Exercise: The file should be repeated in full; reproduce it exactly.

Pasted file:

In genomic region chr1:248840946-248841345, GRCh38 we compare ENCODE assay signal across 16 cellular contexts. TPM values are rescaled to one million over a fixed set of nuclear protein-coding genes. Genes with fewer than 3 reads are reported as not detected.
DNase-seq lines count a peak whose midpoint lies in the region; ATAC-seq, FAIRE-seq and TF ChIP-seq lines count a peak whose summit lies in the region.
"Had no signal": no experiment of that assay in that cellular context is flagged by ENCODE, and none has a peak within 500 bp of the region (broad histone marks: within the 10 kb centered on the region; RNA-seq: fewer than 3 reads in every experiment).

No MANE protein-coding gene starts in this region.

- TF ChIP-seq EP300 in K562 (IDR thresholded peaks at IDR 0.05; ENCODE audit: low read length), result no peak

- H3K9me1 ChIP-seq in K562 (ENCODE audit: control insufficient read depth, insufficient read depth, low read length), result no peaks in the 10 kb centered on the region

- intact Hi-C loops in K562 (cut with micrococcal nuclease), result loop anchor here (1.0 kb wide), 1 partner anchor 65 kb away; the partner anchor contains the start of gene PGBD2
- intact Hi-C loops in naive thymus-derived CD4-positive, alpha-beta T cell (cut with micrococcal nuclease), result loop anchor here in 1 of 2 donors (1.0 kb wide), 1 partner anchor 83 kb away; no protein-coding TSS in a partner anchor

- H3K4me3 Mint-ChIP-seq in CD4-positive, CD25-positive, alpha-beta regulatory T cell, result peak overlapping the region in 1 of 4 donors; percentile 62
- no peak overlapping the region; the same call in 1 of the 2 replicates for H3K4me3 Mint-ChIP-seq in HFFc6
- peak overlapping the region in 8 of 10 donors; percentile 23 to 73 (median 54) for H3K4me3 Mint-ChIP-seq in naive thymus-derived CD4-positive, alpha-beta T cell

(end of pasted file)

In genomic region chr1:248840946-248841345, GRCh38 we compare ENCODE assay signal across 16 cellular contexts. TPM values are rescaled to one million over a fixed set of nuclear protein-coding genes. Genes with fewer than 3 reads are reported as not detected.
DNase-seq lines count a peak whose midpoint lies in the region; ATAC-seq, FAIRE-seq and TF ChIP-seq lines count a peak whose summit lies in the region.
"Had no signal": no experiment of that assay in that cellular context is flagged by ENCODE, and none has a peak within 500 bp of the region (broad histone marks: within the 10 kb centered on the region; RNA-seq: fewer than 3 reads in every experiment).

No MANE protein-coding gene starts in this region.

- TF ChIP-seq EP300 in K562 (IDR thresholded peaks at IDR 0.05; ENCODE audit: low read length), result no peak

- H3K9me1 ChIP-seq in K562 (ENCODE audit: control insufficient read depth, insufficient read depth, low read length), result no peaks in the 10 kb centered on the region

- intact Hi-C loops in K562 (cut with micrococcal nuclease), result loop anchor here (1.0 kb wide), 1 partner anchor 65 kb away; the partner anchor contains the start of gene PGBD2
- intact Hi-C loops in naive thymus-derived CD4-positive, alpha-beta T cell (cut with micrococcal nuclease), result loop anchor here in 1 of 2 donors (1.0 kb wide), 1 partner anchor 83 kb away; no protein-coding TSS in a partner anchor

- H3K4me3 Mint-ChIP-seq in CD4-positive, CD25-positive, alpha-beta regulatory T cell, result peak overlapping the region in 1 of 4 donors; percentile 62
- no peak overlapping the region; the same call in 1 of the 2 replicates for H3K4me3 Mint-ChIP-seq in HFFc6
- peak overlapping the region in 8 of 10 donors; percentile 23 to 73 (median 54) for H3K4me3 Mint-ChIP-seq in naive thymus-derived CD4-positive, alpha-beta T cell